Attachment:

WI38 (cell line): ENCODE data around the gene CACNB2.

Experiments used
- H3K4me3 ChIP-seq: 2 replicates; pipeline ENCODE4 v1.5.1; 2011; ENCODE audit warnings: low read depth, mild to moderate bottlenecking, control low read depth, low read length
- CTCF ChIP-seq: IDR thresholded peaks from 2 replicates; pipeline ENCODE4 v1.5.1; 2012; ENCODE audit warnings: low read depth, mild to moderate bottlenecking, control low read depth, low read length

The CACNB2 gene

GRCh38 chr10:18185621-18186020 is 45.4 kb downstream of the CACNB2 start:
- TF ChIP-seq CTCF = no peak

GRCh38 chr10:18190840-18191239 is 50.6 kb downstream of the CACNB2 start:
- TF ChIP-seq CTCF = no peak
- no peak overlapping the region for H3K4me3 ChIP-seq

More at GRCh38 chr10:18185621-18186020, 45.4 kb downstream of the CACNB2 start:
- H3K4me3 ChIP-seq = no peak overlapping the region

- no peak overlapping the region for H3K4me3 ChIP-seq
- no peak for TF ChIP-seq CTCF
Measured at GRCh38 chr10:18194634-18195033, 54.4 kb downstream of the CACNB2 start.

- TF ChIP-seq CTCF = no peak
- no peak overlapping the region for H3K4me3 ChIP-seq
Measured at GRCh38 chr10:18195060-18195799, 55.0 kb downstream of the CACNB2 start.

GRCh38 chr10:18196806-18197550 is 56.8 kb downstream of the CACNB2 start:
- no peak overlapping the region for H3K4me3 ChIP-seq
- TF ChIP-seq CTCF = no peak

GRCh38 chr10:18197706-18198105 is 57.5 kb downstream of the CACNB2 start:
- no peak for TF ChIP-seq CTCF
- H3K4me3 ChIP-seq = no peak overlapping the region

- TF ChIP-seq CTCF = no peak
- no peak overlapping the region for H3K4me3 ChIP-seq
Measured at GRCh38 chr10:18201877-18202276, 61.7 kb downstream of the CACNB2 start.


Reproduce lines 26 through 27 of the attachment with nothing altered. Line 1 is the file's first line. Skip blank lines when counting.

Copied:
- no peak overlapping the region for H3K4me3 ChIP-seq
Measured at GRCh38 chr10:18201877-18202276, 61.7 kb downstream of the CACNB2 start.